Liverail will now also include display ads that can be reconstituted as native ads by publishers to fit their formats. Facebook product manager Deb Liu claimed that native ads produced seven times the revenue of static ads. Publishers can block and optimize certain types of ad content. Ads are optimized for certain types of buyers, presumably using anonymized Facebook data.

Facebook Analytics introduced

Facebook also introduced Facebook Analytics. It's similar to Google Analytics, but different in that Google Analytics is designed for the open range of the web and mobile internet, while Facebook's measures user behavior on the Facebook reservation. Facebook wants to extend its advertising reach to publishers and app developers to grow its FAN revenues while holding second place in mobile ad revenues to Google (the two combined for 50% of mobile ad revenues last year). If it wasn't for Facebook's unique ability to target ads based on its self-generated data, another analytics platform would be just one too many. If the company can create yet another category of mobile ads, advertisers will adopt yet another analytics platform.

Parse gets IoT SDK

It's hard to imagine Facebook and the Internet of Things (IoT.) Parse added the logic for developers to add IoT to their apps. Given the bold moves by Intel, Cisco, and Qualcomm, it makes sense that Parse, a back end as a service, should add IoT support. And who knows, one day people may want to share data from devices like Nest thermostats to Facebook.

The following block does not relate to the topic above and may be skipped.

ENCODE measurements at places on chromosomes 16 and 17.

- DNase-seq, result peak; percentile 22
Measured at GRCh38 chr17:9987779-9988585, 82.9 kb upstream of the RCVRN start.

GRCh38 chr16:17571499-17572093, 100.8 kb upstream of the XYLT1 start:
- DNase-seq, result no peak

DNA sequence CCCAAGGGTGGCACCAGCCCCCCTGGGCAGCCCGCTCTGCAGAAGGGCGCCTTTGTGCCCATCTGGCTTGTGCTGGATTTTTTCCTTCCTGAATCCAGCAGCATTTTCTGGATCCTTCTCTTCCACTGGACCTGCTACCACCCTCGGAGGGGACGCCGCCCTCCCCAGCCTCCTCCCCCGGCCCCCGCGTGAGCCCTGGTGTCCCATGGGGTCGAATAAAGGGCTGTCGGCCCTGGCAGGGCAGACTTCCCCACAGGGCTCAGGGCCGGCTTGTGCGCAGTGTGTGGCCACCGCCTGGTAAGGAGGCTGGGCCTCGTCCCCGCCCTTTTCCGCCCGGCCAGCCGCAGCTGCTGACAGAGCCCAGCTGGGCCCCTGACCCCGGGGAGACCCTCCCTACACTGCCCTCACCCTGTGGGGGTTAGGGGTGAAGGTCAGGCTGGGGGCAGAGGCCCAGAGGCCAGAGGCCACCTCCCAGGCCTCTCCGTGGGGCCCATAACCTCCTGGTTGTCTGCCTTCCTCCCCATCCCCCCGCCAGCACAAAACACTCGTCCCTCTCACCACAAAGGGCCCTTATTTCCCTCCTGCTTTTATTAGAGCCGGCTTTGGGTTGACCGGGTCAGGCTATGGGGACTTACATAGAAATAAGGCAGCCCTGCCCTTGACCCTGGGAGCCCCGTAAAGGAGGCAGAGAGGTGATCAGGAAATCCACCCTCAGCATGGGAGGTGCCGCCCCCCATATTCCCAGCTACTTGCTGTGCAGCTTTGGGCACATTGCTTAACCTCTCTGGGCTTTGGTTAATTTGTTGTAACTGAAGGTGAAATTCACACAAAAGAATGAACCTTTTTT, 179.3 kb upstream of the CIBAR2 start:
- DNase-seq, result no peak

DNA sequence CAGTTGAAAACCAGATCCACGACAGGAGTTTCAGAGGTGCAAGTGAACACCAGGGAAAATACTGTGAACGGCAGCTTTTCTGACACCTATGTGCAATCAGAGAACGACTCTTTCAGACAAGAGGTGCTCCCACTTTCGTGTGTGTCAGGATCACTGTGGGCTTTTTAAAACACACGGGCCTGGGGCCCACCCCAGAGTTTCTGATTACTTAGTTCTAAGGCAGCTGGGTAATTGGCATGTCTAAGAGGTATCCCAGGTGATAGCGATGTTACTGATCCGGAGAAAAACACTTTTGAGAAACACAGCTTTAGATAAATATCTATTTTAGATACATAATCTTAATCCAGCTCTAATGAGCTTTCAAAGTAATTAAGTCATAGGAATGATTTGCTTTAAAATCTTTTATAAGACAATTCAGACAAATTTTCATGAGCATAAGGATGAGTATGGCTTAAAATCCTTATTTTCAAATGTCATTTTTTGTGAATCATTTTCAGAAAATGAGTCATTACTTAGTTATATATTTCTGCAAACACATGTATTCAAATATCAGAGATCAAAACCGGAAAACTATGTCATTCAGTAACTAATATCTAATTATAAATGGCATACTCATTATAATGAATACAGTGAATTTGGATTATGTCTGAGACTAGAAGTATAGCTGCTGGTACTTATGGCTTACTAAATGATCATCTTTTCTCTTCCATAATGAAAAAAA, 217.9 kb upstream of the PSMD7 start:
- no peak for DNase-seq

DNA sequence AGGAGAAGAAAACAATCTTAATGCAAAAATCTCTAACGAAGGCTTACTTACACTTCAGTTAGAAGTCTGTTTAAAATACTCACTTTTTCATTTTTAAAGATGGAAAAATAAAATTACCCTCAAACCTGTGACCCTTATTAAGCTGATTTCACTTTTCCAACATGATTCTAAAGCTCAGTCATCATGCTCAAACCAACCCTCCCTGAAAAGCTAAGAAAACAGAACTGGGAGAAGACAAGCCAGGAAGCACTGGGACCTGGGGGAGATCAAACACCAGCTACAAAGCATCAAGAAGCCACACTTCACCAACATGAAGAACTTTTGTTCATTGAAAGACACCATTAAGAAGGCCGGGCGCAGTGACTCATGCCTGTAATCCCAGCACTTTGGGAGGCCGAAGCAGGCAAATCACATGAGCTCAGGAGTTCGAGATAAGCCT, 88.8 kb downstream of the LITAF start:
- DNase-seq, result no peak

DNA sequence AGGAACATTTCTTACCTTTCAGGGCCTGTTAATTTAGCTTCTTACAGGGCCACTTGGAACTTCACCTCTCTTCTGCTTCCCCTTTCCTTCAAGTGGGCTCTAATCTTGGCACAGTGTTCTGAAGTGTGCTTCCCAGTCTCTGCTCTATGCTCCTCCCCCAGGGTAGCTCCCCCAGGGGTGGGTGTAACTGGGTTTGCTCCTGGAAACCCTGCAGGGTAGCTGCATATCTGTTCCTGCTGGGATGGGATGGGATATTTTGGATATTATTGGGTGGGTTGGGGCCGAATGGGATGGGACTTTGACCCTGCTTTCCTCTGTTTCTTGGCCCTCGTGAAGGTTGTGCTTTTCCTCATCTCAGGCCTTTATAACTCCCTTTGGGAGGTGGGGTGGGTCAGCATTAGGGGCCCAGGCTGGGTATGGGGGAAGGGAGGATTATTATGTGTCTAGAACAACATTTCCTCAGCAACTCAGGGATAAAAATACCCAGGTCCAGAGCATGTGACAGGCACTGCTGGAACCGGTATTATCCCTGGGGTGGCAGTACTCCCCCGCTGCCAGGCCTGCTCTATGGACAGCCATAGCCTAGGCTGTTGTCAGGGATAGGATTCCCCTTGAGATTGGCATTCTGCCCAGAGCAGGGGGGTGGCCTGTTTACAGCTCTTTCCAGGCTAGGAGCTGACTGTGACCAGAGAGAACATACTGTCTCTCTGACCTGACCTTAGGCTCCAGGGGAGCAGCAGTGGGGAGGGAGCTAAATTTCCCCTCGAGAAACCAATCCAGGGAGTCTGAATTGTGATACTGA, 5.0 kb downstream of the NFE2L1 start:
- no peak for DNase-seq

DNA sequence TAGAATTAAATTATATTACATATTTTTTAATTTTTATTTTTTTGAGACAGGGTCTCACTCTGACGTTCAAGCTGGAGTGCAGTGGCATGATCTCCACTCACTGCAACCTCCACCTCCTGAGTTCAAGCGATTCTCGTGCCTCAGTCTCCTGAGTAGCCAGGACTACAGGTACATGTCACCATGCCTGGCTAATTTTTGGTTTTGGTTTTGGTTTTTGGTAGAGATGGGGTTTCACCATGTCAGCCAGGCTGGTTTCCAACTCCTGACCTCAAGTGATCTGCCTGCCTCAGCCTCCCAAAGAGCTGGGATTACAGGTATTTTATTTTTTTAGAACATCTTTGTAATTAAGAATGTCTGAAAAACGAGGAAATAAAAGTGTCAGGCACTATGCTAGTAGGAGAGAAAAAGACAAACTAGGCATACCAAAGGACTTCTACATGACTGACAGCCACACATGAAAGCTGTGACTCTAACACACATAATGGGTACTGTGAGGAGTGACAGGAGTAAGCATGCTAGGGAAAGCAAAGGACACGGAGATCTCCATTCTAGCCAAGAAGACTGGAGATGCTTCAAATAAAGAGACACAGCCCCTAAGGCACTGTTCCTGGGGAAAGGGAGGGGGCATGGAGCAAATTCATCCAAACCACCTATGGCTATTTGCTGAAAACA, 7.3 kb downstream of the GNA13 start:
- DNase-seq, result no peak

Security, control, and stability

It seems that Facebook has resolved its most contentious problems of recent times, to the point that they are now lower-level maintenance issues. Breaches, personal privacy, and platform stability still require the company's attention, but no longer challenge its viability.

Facebook has built the Threat Exchange, a growing group of companies that collaborate and exchange information to thwart the community of bad actors. Facebook trades on user trust in the face of an increasingly sophisticated community of bad actors. An addition to Facebook's arsenal, Threat Exchange keeps pace in the security arms race.

Facebook continues to emphasize users' control of what types and with whom they share content. The company added a new feature that previews the content's appearance before users share it as an added level of control.

Platform stability, a central theme during last year's keynote, was again brought into the spotlight. Facebook added a dashboard to track bug submissions so that the company's developer community could track Facebook's delivery on its commitment to fix major bugs within 48 hours, and 90% of all bugs within 90 days.

Ecommerce and publishing: The right monetization

For the last two years, a Facebook buy button has been expected. The company did recently introduce Payments to Messenger, foreshadowing Facebook's evolving ecommerce capabilities. At F8, ecommerce became a development platform. The large community of Facebook developers, given open access to the Messenger platform, are more likely to produce a killer Facebook ecommerce app than the company is to do so on its own. And the skills learned can be transferred to WhatsApp, doubling the number of users to over a billion.

Publishing is still in transition, with Buzzfeed and Huffington Post on the ascent while reputable print and digital news outlets struggle. The biggest problem is that the value of ads has dropped from dollars for print impressions to dimes for web to pennies for mobile. If better targeting and native ads prove more effective, Facebook could potentially be the cure for what ails mobile publishing.

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Copyright © 2015 IDG Communications, Inc.